We rise, unaccustomed, in defense of Vice President Dick Cheney.
Cheney told a campaign-trail audience Tuesday that if the Democrats win the White House, “the danger is we’ll get hit again” by terrorists. A vote for John Kerry, in other words, is a vote for more terrorism.
Nasty, to be sure. But in a campaign where charges and countercharges (mainly, in our view, those coming from the Republican side) are surging way past the merely nasty to the utterly vile and brazenly dishonest, making distinctions is important.
The war on terrorism is the central issue in the campaign, and both parties’ candidates have various points to make about it. But the issue boils down to one question: Which candidate would do the best job, as president, of making sure that we don’t “get hit again.” That is what people really care about.
Sens. Kerry and John Edwards have been criticizing President Bush’s performance on terrorism since 9/11 and promising to do a better job at it if given the chance. In doing so, they surely mean to suggest that the risk of another terrorist attack will be greater if Bush and Cheney win the election. A vote for George W. Bush, in other words, is a vote for more terrorism. Or if Kerry and Edwards don’t mean that, it’s hard to know what they do mean.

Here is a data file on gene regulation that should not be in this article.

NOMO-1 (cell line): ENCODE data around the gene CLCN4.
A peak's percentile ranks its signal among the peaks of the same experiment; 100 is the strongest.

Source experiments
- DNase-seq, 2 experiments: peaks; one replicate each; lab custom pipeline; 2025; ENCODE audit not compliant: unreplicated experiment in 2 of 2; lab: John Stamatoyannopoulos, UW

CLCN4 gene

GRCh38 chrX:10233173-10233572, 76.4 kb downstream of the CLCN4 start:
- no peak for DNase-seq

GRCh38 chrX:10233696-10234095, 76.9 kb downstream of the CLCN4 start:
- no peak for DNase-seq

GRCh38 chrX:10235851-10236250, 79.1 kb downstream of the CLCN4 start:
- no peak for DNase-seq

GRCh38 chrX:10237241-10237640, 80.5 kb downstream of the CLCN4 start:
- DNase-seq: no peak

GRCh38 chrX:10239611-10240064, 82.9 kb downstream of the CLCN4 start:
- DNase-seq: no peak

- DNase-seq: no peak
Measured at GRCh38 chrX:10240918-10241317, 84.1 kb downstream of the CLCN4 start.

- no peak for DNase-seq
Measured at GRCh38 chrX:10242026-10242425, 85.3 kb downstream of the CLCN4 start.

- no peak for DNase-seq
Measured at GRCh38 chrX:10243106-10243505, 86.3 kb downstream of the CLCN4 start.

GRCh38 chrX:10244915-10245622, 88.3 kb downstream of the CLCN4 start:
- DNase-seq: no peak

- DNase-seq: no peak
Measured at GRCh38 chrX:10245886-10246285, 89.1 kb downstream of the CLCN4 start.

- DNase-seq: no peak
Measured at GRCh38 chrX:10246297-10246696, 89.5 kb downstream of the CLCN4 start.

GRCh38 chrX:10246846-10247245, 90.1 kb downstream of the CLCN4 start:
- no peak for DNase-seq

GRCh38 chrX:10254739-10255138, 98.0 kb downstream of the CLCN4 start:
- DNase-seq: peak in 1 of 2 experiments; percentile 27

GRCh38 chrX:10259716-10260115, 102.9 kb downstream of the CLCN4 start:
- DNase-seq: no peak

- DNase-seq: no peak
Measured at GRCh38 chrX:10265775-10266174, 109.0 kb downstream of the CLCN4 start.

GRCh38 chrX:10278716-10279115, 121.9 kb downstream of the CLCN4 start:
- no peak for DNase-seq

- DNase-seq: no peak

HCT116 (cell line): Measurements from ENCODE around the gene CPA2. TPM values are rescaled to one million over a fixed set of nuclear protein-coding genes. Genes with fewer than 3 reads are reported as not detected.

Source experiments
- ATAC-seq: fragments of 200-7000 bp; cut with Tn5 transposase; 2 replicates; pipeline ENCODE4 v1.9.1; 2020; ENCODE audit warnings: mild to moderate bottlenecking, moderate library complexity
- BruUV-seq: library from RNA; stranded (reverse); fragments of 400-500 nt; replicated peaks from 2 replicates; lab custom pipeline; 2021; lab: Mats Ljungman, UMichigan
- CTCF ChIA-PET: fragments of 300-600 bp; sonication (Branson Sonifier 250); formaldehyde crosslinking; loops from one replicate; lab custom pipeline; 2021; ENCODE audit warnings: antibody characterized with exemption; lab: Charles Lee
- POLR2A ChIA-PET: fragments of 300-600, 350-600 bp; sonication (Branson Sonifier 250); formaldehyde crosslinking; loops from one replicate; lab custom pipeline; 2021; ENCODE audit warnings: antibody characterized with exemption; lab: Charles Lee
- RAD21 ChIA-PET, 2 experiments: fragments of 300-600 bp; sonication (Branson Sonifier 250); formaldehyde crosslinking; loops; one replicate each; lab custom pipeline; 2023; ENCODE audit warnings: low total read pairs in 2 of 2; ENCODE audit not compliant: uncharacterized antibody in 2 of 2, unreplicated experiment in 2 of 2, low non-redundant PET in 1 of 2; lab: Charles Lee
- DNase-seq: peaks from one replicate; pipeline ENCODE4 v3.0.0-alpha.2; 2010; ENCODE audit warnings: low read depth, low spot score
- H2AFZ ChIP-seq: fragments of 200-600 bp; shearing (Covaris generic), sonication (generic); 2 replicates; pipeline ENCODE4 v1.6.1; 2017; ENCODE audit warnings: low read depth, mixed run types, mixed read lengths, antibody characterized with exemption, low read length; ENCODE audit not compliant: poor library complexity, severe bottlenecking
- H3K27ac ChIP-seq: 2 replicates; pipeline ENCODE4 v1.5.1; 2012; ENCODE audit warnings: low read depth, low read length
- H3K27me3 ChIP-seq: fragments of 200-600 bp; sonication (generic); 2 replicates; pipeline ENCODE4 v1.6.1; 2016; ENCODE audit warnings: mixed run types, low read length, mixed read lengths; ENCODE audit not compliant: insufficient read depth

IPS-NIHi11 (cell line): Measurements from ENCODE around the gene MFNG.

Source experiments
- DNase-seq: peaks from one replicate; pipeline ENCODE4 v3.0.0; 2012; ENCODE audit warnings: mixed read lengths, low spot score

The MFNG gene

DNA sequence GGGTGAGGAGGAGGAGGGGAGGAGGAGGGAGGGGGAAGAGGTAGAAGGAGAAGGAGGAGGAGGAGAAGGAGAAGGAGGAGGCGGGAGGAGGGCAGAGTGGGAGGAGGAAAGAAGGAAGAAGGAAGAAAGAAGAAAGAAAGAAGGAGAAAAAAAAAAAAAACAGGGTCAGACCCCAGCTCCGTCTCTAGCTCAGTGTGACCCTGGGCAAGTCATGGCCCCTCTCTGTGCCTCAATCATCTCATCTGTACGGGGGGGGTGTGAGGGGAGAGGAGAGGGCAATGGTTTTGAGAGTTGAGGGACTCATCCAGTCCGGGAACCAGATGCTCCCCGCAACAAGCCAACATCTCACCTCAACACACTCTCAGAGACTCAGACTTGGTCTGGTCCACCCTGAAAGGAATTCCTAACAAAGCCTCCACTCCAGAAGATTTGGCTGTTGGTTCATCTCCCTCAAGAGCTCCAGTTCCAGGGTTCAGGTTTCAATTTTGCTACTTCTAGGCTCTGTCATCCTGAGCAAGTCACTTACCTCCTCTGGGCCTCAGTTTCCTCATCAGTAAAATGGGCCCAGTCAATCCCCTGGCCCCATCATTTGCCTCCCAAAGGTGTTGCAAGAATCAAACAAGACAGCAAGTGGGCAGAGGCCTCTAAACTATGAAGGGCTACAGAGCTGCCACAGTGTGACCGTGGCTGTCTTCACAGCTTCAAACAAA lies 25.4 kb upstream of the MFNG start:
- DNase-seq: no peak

Cheney might deserve credit for brutal clarity, if a spokeswoman hadn’t rushed out almost immediately to muddy the waters with a few fictions about what he really meant. What he really meant, she said, was that the next president -- whoever he is -- will face the danger of another terrorist episode. This has the advantage of being undeniably true and the disadvantage of quite obviously not being what Cheney meant.
Thanks to this kind of quick and forceful response by the Bush-Cheney campaign, the danger that innocent editorial writers will get hit again by the feeling that Dick Cheney has been unfairly attacked and needs to be defended has been dramatically reduced. And we can all sleep better.